Caves require different amounts of exploration time, varying with size and depth. Maja, a UNESCO-L'Oréal fellow, has gone as deep as 180 meters in one vertical drop to enter a cave. "Underground, you can't explore quickly. When you come out, it doesn't feel like you were in a cave for eight hours or even more." Just during the summer of 2009, Maja visited 20 caves. "They're an unusual, challenging, exciting environment. With our studies, we answer difficult questions spanning many species, not just cave animals."

European caves are the world's best-studied. "In the 16th century, people thought dragons lived in them! Real cave animals weren't discovered until the 19th century, first in Slovenia," explains Maja, now a researcher who also teaches undergraduates at the University of Ljubljana. "I'm so lucky to be able to do this as my full-time job."

Saving a Forest

Unlike Maja, Maria Gabriela ("Maga") Gei works high above the ground, studying trees. Maga always excelled in math, but disliked her Electrical Engineering studies at the University of Costa Rica. Then she met a group of forest conservation students who were educating people on the Caribbean coast about how an oil company's explorations there would harm the environment.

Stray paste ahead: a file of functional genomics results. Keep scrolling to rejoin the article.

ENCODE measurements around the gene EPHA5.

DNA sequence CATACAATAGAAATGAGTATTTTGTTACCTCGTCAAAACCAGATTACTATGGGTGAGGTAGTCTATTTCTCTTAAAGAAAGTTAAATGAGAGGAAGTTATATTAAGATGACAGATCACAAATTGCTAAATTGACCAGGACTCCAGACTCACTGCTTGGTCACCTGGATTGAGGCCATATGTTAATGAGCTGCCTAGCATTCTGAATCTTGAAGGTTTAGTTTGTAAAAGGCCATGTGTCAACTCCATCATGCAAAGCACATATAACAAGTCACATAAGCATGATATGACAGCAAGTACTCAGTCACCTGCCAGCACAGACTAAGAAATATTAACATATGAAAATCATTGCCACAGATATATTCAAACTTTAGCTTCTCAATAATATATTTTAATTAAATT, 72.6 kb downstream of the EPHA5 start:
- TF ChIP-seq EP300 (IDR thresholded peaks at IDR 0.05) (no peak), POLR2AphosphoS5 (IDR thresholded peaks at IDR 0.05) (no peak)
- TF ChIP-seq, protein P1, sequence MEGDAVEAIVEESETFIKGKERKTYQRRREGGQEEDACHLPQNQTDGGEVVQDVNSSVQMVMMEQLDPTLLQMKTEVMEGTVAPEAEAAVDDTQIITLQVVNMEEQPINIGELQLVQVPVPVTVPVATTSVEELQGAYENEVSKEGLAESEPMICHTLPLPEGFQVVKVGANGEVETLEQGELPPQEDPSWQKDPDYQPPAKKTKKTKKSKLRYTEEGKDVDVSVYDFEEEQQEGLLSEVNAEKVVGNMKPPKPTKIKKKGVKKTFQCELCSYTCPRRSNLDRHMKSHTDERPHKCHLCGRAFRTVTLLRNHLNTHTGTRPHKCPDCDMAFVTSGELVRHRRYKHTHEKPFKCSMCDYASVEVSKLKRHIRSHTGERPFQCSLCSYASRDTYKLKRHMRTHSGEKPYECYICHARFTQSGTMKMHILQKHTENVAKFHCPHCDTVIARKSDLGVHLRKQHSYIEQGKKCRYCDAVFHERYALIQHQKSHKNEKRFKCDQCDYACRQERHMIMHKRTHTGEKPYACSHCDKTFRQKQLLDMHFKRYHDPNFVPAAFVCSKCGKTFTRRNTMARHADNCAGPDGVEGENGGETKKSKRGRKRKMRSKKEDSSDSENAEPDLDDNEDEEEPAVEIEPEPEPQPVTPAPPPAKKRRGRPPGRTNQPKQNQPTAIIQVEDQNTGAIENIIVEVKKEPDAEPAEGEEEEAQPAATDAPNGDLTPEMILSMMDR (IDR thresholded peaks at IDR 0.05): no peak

Maria Gabriela (Maga) Gei
© Mirand/Abacapress for L'Oréal Foundation
Maria Gabriela Gei

"I decided to switch to Biology, and got to know my country on field trips to places I'd never been," Maga remembers. For graduate studies, eager to remain connected to her homeland, she chose a University of Minnesota program that lets her continue research in the tropics, while teaching general biology to undergraduates. So far, her five-year program is very gratifying, even while "surviving two tough Minnesota winters."

In September 2010, she moved to the Guanacasta Conservation Area (GCA), one of Costa Rica's last remaining dry forests. "In areas with nice climate, 97 percent of original forest was cleared for human settlements, agriculture, and ranching," explains Maga, who's relieved that some regeneration is occurring. "Thanks to my UNESCO-L'Oréal fellowship, I have more time for research and field work, and can pay for my experiments. I go to GCA on short trips to develop my project: studying a group of trees involved in the important nitrogen cycle, which is being altered by humans."